Women receiving biological therapies for psoriasis reported lower satisfaction and more side effects compared with men, according to study data published in the Journal of the European Academy of Dermatology and Venereology.

Investigators abstracted data from the prospective, longitudinal Continuous Assessment of Psoriasis Treatment Use Registry with Biologics (BioCAPTURE registry). The BioCAPTURE registry collects daily practice data for patients with psoriasis from 16 centers in The Netherlands. Patients in the BioCAPTURE registry complete a treatment satisfaction questionnaire for medication (TSQM) at baseline and every 3 months until month 12, and annually thereafter. The TSQM comprises 4 domains, each scored out of 100: effectiveness, convenience, global satisfaction, and side effects. TSQM scores for each domain were assessed using linear mixed models, with results expressed as estimated marginal means (EMM) over time. Analyses were corrected for type of biologic, presence of psoriatic arthritis, psoriasis duration, baseline psoriasis severity, and body mass index. Adverse events over time were also extracted and compared in patient groups.

Data from 315 patients, comprising 396 treatment episodes, were extracted. Total patient-years in treatment were 417 years for women and 677 years for men. The majority of patients were men (n=188; 59.7%), and median baseline Psoriasis Area and Severity Index score was significantly higher in men compared with women (P =.01). Longitudinal analysis of TSQM “effectiveness” and “convenience” domain scores indicated no significant differences in men and women. However, the side effects domain score over time was lower in women (EMM: 78.65; 95% CI, 74.52-82.78) compared with men (EMM: 79.20; 95% CI, 74.52-82.78; P =.05). Women also had a lower global satisfaction score over time compared with men (female EMM: 71.57 [95% CI, 66.25-76.89]; male EMM: 78.69 [95% CI, 73.26-84.13]; P =.01). The number of serious adverse events recorded in women was not significantly different compared with men (41 vs 48; P =.13). However, adverse events of special interest occurred more frequently in women than in men (120 vs 109; P <.001). Specifically, women reported more mucosal fungal infections (rate ratio, 12.99; P <.001) and more herpes simplex infections (rate ratio, 3.25; P =.005). After stratifying by type of biologic, women had higher incidence rates of adverse events of special interest than men for etanercept (rate ratio, 2.29; P =.002) and infliximab (rate ratio, 9.89; P =.001).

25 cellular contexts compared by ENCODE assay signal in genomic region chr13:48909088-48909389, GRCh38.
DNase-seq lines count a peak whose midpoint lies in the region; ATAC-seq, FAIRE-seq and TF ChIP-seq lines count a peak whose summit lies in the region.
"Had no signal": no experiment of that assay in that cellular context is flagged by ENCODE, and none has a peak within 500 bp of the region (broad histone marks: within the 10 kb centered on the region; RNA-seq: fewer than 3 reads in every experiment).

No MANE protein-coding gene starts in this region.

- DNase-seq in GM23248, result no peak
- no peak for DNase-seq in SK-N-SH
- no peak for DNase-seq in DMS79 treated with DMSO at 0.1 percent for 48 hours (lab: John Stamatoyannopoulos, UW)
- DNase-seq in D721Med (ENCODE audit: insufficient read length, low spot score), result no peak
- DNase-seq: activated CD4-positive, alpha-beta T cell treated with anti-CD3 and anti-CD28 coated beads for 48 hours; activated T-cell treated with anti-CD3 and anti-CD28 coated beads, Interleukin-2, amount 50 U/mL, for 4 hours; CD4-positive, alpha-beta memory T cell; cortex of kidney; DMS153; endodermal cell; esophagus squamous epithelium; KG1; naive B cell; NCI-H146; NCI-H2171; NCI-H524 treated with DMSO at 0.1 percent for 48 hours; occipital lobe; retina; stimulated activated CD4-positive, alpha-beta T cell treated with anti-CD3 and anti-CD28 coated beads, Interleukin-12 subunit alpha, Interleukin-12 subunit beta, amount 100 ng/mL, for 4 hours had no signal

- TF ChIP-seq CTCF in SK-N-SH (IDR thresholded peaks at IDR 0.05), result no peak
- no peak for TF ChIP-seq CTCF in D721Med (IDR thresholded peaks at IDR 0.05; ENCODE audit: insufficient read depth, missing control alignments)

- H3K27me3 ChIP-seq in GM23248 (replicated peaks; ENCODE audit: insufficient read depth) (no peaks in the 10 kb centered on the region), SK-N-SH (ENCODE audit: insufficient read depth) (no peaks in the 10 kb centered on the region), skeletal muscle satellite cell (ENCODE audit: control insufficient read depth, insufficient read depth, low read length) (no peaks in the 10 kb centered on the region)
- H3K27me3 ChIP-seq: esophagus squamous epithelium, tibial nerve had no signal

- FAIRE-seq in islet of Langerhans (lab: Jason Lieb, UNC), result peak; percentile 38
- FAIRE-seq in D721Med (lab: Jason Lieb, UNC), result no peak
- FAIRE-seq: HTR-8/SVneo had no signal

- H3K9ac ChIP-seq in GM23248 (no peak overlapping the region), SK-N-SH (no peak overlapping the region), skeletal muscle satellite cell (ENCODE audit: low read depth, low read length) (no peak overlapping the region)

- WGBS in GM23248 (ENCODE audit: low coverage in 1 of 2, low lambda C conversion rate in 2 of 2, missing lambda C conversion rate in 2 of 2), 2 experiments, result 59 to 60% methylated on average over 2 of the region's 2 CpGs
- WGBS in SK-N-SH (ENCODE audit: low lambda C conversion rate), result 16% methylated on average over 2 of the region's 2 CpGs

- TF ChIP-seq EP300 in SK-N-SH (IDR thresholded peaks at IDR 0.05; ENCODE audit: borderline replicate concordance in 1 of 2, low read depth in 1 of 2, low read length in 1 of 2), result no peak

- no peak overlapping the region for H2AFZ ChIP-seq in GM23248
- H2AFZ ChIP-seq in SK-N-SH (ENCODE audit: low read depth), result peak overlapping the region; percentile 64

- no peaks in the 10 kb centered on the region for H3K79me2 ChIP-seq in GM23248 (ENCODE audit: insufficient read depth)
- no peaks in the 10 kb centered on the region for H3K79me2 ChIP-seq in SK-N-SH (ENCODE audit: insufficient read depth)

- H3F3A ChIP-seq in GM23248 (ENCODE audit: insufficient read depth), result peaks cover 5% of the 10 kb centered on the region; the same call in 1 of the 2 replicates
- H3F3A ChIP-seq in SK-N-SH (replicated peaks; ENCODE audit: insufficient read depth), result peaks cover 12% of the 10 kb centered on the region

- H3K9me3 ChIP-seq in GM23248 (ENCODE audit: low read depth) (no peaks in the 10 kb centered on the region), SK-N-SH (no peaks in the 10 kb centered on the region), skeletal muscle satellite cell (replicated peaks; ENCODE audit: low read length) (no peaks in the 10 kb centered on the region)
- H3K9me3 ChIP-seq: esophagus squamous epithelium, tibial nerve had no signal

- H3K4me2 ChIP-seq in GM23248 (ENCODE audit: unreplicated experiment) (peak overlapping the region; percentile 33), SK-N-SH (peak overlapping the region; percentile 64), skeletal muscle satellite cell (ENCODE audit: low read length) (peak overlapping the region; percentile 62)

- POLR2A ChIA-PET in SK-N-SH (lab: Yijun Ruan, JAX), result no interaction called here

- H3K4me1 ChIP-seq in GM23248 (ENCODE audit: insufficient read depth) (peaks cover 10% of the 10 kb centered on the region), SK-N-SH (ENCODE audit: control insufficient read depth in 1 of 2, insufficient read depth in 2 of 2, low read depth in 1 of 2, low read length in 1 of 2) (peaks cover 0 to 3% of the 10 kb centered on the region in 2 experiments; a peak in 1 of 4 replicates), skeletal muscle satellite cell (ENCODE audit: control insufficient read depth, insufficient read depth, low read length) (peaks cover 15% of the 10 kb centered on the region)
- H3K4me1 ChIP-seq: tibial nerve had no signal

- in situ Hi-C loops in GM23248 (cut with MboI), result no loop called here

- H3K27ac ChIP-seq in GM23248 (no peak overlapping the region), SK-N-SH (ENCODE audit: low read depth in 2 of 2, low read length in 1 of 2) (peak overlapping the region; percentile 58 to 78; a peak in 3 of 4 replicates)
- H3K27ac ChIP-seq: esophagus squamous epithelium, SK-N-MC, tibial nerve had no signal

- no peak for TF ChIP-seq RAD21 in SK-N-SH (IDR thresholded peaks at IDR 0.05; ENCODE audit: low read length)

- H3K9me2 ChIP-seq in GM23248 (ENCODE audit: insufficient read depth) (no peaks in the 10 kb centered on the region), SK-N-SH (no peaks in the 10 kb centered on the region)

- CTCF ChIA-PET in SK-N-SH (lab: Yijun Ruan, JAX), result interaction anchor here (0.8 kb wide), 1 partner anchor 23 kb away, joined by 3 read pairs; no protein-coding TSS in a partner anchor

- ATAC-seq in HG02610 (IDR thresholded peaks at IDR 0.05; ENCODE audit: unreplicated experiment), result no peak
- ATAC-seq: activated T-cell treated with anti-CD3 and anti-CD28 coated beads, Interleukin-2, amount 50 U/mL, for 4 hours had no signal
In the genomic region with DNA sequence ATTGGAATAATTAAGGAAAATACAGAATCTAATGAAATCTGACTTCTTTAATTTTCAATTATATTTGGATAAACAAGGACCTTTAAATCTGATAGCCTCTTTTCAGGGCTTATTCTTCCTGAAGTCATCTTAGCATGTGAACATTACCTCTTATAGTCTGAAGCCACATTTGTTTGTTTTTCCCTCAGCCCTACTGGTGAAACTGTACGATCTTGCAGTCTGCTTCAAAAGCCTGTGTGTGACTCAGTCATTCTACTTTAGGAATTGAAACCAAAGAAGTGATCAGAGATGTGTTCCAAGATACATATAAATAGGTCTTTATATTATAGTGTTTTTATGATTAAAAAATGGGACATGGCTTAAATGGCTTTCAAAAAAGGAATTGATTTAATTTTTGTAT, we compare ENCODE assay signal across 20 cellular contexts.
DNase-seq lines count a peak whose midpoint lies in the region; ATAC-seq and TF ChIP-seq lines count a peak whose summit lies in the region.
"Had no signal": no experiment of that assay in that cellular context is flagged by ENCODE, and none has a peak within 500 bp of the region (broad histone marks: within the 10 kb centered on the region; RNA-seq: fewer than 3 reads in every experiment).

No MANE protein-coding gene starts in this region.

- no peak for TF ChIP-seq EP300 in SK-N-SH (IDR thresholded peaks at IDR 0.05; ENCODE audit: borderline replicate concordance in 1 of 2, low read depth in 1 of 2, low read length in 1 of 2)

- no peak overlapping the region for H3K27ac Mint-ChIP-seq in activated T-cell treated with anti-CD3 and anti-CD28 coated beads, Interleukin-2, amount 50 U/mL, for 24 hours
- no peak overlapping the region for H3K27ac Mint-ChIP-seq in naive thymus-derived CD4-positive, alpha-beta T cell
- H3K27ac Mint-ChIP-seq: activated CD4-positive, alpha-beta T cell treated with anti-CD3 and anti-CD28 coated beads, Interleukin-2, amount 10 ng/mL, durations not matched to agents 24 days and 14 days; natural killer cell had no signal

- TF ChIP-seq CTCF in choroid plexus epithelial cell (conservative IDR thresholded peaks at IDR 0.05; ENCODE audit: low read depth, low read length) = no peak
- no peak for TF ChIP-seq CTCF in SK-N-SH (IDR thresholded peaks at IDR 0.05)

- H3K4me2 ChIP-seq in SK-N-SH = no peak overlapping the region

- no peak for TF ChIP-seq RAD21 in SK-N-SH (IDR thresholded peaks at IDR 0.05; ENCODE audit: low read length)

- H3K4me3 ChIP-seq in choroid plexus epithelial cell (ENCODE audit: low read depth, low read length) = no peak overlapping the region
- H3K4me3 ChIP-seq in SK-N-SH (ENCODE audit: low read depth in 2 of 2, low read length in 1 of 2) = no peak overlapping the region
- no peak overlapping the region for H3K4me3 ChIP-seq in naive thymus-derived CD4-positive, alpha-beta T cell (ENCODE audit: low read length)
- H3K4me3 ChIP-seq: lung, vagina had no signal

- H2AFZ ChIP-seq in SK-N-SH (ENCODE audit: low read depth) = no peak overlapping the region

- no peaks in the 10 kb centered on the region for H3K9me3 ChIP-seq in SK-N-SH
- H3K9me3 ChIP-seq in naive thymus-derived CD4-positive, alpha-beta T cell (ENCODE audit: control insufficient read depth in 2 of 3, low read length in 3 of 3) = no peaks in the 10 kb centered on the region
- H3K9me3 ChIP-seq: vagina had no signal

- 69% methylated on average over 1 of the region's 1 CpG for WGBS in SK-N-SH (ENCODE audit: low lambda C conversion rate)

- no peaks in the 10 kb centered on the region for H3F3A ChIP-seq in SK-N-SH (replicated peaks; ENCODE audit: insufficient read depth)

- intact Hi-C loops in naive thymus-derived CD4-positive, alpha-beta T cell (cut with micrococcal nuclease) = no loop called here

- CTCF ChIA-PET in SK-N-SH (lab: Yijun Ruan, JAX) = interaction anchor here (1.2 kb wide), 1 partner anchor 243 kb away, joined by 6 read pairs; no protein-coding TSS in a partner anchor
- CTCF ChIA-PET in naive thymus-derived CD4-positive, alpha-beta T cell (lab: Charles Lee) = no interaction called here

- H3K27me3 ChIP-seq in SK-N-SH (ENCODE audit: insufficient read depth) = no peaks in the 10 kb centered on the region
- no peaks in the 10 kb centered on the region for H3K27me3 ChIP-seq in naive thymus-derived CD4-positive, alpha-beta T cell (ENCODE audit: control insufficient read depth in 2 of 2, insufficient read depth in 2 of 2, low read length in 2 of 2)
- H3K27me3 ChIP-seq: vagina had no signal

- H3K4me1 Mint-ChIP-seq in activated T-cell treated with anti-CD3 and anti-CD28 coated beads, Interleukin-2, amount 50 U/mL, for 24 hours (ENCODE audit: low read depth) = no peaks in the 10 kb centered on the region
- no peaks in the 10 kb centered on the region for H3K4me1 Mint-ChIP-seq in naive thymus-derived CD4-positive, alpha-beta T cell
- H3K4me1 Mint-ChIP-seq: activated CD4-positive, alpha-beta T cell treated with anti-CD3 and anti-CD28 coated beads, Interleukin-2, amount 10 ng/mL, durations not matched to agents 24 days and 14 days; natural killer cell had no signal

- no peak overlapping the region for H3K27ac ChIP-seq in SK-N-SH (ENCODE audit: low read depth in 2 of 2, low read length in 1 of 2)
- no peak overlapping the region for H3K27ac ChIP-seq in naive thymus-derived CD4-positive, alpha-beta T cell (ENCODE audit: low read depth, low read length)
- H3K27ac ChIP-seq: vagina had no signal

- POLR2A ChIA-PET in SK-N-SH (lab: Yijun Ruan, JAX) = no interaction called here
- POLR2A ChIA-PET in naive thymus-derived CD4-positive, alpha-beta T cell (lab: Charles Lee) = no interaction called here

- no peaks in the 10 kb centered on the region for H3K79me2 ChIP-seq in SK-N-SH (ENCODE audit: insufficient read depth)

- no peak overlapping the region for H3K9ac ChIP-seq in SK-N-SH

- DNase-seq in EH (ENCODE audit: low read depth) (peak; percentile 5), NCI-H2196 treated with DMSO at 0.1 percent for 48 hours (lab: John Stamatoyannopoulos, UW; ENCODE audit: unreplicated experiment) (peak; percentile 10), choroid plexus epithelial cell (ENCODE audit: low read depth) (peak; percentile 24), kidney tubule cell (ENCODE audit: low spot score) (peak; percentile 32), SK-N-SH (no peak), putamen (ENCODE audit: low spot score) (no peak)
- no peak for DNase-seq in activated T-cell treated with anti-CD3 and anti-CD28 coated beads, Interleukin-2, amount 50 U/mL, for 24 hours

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These data describe an unmet burden of treatment dissatisfaction and increased side effects in women with psoriasis. As a study based on questionnaire response, responder bias may affect results. Even so, these findings may provide explanation for the higher rate of biologics discontinuation observed in women compared with men. “Further clarifying the background of gender differences in psoriasis patients treated with biologics is valuable to increase awareness and provide more personalized care according to the patients’ needs,” investigators wrote.

Disclosure: Several study authors declared affiliations with the pharmaceutical industry. Please see the original reference for a full list of authors’ disclosures

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Reference

van der Schoot LS, van den Reek JMPA, Groenewoud JMM, et al. Female patients are less satisfied with biological treatment for psoriasis and experience more side-effects than male patients: results from the prospective BioCAPTURE registry. J Eur Acad Dermatol Venereol. 2019;33(10):1913-1920.